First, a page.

Week Twenty-Five: Beer Bread Week!
For my final beer bread variation this week, I wanted to test a hypothesis. As you may have read yesterday, I determined that the main thing that makes beer bread so magically delicious is the beer, mainly because of the malt it contains. But like any good hypothesis, this too must stand up to the rigors of experimentation. To the kitchen!
Having already experimented to failure with a non-alcoholic fizzy drink, root beer, I wanted to try this bread with a non-beer fizzy alcoholic drink. And in that category, I can think of pretty much one thing: champagne.
[Allow me to make a quick distinction. In the parlance of our times, the word "champagne" is commonly used to refer to any sparkling white wine. Legally speaking, however, the term is restricted to those wines grown in the Champagne region of France. And no, it doesn't matter if you use the lowercase or the uppercase "c" in the spelling; it's still a restricted term. I use the word here because it's immediately clear what I'm talking about, and the word "champagne" is less unwieldy than "sparkling white wine". I'm just writing a blog; I'm not going to start bottling wine and slapping the word on the label. I figure I'm therefore safe from the EU's lawyers. Moving on.]
The idea I’m testing out here is this: how important is the malt from the beer in beer bread? Having failed (in my opinion) with the use of root beer, is it really so important to use beer itself? What happens when you use an alcoholic beverage that doesn’t contain malt, like champagne?
To make a long story short, it’s better to use the beer. To make a short story long, it’s better most likely because of the malt. The difference between champagne bread and beer bread is most akin to the difference between a straight dough yeast bread and an autolysed dough yeast bread. You’re familiar with those terms, right? No? All right, sit back.
The “straight dough” method in breadmaking is when you mix all your ingredients together at once, make a dough, and proceed to knead it, let it rise, shape it, rise, bake, etc. It’s the fastest way to make a yeast bread, but unfortunately doesn’t bring a whole lot of complex flavor to the party. But if, after mixing your flour and water together briefly (sometimes the yeast too, but never the salt), you give the rough mixture a 15 or 20 minute cat nap (this is the autolyse!), you develop all sorts of complex flavors that make your bread just thaaaat much better. The reasons for this are awfully technical, but here’s a rudimentary explanation. And yes, you can do this with any yeast bread recipe. It’s the easiest way to take your bread to the next level.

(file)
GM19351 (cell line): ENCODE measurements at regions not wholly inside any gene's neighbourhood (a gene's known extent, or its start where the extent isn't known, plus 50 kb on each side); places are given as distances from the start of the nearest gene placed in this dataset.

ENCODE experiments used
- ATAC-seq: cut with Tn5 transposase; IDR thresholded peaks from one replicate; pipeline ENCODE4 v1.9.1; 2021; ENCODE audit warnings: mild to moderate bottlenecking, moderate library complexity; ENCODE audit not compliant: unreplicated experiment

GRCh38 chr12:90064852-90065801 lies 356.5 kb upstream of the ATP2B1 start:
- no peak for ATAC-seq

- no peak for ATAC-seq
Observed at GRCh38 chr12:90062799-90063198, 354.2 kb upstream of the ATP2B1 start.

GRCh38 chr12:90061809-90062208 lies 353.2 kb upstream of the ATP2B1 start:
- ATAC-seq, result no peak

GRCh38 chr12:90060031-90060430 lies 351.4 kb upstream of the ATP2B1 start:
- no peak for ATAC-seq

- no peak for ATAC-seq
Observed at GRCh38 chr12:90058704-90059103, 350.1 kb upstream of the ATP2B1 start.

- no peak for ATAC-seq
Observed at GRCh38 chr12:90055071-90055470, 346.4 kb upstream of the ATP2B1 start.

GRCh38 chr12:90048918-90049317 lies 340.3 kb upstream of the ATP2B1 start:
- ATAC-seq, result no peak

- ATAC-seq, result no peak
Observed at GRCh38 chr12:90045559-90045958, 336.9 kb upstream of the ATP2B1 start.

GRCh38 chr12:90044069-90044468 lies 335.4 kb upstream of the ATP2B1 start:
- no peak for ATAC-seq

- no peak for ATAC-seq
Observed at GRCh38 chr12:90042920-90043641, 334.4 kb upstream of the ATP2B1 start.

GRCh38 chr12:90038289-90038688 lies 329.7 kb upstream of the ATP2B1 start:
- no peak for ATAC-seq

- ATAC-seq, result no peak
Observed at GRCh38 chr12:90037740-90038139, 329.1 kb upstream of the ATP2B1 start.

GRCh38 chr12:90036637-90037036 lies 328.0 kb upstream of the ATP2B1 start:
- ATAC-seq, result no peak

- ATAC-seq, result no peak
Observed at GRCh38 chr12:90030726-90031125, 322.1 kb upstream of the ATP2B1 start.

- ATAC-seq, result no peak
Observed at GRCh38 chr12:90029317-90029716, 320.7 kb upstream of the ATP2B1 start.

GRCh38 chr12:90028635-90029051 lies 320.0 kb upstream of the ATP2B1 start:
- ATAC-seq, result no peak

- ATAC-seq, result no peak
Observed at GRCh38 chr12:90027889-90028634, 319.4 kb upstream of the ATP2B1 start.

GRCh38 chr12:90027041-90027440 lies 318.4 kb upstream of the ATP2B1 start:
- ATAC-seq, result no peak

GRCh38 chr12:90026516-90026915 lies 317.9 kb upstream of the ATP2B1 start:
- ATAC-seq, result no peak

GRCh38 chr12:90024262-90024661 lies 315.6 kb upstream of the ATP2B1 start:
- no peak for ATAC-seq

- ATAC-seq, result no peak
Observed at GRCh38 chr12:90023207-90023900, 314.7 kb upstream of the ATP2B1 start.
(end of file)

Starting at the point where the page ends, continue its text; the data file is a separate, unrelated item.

But what it means in the end is that your bread quite simply tastes better. There’s no other way to say it. And that, Gentle Reader, is why you should use a can of Pabst Blue Ribbon in this bread, and save the champagne for yourself. I know, it sounds So Much More Romantic! to use champagne, but trust me. You’ll never be able to tell the difference as far as flavor differences between the liquids go, but you sure will catch those very subtle flavors from the malt in the beer. Without them, this bread just tastes (ahem) flat.
Just so you all know, this has been a really fun week! I’ve often wondered about many of these ideas that I’ve been testing out these last few days, and it’s been pretty cool to test them out (yes, I am such a baking geek). Some questions remain – what if you used a wine spritzer? what about plain sparkling water with malt powder? – but I think my beer bread curiosity has been fairly well sated for the time being. At the end of it all, I’ve found that sometimes, you just shouldn’t mess with perfection. Original beer bread is a winner, although whole wheat beer bread comes in a pretty close second place. I guess the moral of the story is, if it ain’t broke, don’t fix it. But it sure is fun to experiment!
Makes one 9 x 5 inch loaf
3 cups + 2 teaspoons all-purpose flour
4 1/2 teaspoons baking powder
1/2 teaspoon salt
3 tablespoons sugar
3 tablespoons butter, melted and cooled slightly
12 ounces champagne, at room temperature (see note 3 below)
1. Preheat oven to 350º F. Lightly grease a 9 x 5 inch loaf pan, and sprinkle with 2 teaspoons all-purpose flour. Shake the flour around until the whole interior is coated, then knock out the excess.
2. In a medium bowl, whisk together the flours, baking powder, salt, and sugar. Add the butter and champagne, and stir with a spoon or spatula until moist and just combined. Pour into prepared loaf pan.
3. Bake at 350º F for 40 to 45 minutes, or until golden brown on top. Remove from pan. Cool at least 10 minutes on a rack before slicing.
1. After the bread is baked, loosen the edges with a knife if needed, and gently knock the edge of the pan on the counter to release the loaf.
2. This recipe can easily be made into muffins instead of a whole loaf. Grease and flour a muffin tin as directed, and fill each cup about halfway full. Bake for about 30 minutes, or until golden brown. Remove from tin and cool on a rack.
3. You can use any sparkling white wine available, such as cava, prosecco, or even real Champagne – although I suggest drinking the good stuff, and not ever cooking with it unless it’s gone horribly flat.